Sam Shaber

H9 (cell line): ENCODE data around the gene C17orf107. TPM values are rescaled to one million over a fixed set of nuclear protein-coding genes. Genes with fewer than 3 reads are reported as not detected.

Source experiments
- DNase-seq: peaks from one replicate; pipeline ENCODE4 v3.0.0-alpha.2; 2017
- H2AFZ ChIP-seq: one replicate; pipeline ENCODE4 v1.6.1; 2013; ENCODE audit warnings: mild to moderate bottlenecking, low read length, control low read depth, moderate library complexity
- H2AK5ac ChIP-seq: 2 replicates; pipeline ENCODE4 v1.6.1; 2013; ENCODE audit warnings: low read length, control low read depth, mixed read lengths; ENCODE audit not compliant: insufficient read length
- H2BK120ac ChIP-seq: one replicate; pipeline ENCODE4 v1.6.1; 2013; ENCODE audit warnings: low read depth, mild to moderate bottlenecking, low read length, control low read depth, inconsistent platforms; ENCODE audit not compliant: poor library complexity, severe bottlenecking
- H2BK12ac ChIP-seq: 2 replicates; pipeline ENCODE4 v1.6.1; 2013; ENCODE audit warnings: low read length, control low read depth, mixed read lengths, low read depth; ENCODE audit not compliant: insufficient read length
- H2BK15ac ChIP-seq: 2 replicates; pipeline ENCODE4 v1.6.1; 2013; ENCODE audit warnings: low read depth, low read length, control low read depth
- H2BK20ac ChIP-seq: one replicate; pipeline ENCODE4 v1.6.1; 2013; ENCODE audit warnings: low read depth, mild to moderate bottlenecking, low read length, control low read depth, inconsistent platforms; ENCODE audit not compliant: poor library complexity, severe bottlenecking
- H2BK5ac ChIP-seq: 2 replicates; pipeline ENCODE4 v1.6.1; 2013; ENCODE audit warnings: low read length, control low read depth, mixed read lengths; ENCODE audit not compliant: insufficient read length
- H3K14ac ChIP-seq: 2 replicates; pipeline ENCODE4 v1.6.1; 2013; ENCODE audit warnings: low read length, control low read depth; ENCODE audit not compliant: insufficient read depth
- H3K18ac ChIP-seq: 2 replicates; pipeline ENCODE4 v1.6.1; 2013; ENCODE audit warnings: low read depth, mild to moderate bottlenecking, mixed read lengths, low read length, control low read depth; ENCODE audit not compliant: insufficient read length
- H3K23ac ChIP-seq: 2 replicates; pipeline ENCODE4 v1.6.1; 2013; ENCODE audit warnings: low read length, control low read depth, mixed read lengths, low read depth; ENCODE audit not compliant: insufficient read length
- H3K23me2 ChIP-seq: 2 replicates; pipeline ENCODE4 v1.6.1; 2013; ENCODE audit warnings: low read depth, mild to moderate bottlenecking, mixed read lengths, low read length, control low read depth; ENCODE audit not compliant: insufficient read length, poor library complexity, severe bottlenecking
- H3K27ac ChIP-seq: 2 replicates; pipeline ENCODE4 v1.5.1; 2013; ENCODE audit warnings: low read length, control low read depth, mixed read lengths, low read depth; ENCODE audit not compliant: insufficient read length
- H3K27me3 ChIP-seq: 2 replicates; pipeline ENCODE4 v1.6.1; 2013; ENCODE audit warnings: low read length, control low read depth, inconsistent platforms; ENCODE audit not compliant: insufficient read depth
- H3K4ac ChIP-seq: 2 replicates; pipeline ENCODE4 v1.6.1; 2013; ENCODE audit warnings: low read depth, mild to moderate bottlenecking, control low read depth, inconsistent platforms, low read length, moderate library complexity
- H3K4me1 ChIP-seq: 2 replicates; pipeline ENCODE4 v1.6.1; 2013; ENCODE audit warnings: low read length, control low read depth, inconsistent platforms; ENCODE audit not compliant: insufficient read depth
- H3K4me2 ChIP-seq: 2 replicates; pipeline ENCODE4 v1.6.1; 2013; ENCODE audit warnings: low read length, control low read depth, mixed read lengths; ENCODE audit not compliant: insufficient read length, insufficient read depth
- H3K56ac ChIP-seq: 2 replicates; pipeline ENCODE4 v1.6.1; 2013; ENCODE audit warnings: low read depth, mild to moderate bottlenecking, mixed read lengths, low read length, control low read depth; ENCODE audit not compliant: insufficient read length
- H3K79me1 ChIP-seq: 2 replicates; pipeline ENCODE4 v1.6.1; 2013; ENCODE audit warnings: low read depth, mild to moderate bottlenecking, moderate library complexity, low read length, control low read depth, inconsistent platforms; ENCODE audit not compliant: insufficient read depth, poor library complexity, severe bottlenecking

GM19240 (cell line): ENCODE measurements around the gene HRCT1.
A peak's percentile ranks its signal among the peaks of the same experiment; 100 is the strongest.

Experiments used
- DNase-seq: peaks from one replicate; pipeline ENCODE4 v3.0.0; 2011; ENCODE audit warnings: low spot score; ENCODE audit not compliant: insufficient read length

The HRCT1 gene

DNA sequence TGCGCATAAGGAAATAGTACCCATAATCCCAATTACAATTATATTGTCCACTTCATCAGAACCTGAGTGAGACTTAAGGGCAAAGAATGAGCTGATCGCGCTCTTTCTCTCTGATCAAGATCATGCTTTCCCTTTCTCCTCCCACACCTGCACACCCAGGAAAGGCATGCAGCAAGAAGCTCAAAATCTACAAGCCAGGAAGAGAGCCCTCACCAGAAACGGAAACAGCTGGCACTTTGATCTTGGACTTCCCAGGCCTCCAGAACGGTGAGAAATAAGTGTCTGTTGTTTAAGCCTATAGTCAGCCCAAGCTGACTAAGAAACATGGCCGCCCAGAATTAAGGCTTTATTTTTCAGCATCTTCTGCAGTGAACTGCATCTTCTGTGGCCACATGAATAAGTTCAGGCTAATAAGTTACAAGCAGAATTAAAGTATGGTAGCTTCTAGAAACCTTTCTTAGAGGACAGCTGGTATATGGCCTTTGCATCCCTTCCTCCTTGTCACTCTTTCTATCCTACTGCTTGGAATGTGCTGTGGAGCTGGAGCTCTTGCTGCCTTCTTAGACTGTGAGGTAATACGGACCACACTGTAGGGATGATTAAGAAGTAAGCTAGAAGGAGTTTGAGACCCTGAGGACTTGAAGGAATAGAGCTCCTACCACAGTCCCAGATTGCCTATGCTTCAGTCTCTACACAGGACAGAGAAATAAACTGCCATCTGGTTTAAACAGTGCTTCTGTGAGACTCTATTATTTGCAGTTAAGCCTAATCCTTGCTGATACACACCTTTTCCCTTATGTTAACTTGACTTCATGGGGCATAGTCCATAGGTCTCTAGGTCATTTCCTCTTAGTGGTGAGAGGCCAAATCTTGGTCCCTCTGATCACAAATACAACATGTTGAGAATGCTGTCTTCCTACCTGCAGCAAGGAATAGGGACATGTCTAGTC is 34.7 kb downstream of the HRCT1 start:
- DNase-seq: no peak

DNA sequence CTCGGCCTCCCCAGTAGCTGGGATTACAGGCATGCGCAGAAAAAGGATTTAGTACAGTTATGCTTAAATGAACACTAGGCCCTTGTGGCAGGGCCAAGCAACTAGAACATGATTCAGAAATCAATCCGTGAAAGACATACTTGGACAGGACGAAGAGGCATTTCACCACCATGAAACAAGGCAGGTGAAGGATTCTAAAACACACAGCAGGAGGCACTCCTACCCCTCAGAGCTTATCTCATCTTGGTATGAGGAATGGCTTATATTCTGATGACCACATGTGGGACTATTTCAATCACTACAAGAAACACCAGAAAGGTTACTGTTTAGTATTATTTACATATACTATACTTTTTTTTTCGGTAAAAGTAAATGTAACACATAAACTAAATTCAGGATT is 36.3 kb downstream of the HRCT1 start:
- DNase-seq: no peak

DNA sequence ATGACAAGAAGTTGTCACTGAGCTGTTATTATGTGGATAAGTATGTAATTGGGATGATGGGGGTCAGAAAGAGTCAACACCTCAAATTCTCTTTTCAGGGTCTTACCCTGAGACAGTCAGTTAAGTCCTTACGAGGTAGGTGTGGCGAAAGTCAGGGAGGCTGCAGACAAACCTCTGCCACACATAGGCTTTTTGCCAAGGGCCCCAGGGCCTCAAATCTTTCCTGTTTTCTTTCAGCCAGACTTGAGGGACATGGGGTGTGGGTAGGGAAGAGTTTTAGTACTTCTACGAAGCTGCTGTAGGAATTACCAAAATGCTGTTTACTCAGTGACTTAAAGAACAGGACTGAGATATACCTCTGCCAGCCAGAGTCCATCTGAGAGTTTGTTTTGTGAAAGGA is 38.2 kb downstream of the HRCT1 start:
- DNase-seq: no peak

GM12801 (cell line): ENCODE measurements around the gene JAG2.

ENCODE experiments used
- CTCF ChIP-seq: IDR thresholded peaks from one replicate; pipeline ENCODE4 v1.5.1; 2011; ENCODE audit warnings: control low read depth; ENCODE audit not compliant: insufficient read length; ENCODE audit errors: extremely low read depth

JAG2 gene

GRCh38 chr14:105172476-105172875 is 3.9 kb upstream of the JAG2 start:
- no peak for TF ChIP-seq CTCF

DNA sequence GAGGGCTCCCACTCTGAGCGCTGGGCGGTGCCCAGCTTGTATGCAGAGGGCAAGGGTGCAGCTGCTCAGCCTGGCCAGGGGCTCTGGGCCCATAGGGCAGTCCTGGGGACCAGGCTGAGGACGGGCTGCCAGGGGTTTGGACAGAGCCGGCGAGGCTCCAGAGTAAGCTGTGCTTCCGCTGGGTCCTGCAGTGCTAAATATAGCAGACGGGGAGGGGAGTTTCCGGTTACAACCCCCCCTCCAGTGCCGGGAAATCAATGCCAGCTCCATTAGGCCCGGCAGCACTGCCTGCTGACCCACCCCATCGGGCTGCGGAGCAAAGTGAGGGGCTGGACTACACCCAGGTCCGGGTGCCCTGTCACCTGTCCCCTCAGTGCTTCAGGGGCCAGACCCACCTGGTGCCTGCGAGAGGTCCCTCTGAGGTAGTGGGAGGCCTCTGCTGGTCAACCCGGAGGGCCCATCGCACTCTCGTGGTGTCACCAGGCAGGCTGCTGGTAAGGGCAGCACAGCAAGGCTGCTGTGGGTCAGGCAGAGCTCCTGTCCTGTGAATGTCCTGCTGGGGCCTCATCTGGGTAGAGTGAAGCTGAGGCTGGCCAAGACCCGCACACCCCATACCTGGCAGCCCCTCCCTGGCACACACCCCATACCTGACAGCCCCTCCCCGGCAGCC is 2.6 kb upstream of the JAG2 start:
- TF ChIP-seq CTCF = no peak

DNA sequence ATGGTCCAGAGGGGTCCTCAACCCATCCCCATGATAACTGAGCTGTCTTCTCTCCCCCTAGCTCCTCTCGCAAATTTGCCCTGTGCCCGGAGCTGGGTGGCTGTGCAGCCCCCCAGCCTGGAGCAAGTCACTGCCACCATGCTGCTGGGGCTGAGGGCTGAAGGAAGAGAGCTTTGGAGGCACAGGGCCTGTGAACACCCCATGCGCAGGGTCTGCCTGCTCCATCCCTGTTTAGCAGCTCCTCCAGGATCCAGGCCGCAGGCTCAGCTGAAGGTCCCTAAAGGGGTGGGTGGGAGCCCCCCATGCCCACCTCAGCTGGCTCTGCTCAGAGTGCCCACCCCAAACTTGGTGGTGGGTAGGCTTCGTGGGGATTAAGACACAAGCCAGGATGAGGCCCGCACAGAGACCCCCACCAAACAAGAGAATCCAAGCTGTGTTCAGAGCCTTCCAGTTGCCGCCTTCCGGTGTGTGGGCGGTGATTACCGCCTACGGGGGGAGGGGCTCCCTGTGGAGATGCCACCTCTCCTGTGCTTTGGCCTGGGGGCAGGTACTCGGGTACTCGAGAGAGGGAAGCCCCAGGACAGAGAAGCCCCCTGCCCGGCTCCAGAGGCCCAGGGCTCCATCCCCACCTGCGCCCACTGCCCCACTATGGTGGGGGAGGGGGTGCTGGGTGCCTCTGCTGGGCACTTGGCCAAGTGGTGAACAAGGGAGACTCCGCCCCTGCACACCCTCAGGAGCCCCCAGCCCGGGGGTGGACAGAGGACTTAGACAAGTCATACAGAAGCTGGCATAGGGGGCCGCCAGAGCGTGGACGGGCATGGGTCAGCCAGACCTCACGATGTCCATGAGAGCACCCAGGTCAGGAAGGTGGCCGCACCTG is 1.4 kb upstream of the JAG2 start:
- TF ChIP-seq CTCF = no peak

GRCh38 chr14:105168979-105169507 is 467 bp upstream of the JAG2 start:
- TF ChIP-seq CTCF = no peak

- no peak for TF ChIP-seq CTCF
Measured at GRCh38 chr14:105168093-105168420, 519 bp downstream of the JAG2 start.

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The singer/songwriter field became extremely crowded in the 1990s, and in New York, it seemed even more crowded than elsewhere. Anyone who hung out in the Big Apple's numerous cafes and coffee houses could have easily assumed that there was an army of singer/songwriters living on every block of Manhattan. If you were willing to plow through all the mediocre or forgettable ones, you were bound to come across some who showed promise -- and one of the more promising female singer/songwriters who hit the New York scene in the '90s was Sam Shaber. A generally appealing document of her live performances, Perfect was recorded at three New York clubs in 1998: the Bitter End, the Fast Folk Café, and CB's Gallery (which is part of the famous CBGB). Contrary to what its title says, Perfect isn't perfect and falls short of being a gem. But it's generally decent and sometimes excellent, and it lets us know that the folk-pop storyteller has a lot going for her. Shaber has an impressive vocal range; she can sing softly, but when the Manhattan resident chooses to belt, she can let loose with the grit and soulfulness of an R&B singer. While Shaber's vulnerability and sensitivity serve her well on "Invisible Woman," "Mary Ann," "Rain and Sunshine," and the title song, her sense of humor proves to be an equally valuable asset on "Walkin' at Night," which is a catchy number about the pleasures of taking long walks around Manhattan after the sun sets. The singer/songwriter is unaccompanied on these performances. It's just Shaber and her acoustic guitar, and the intimate settings serve her well on this promising CD.

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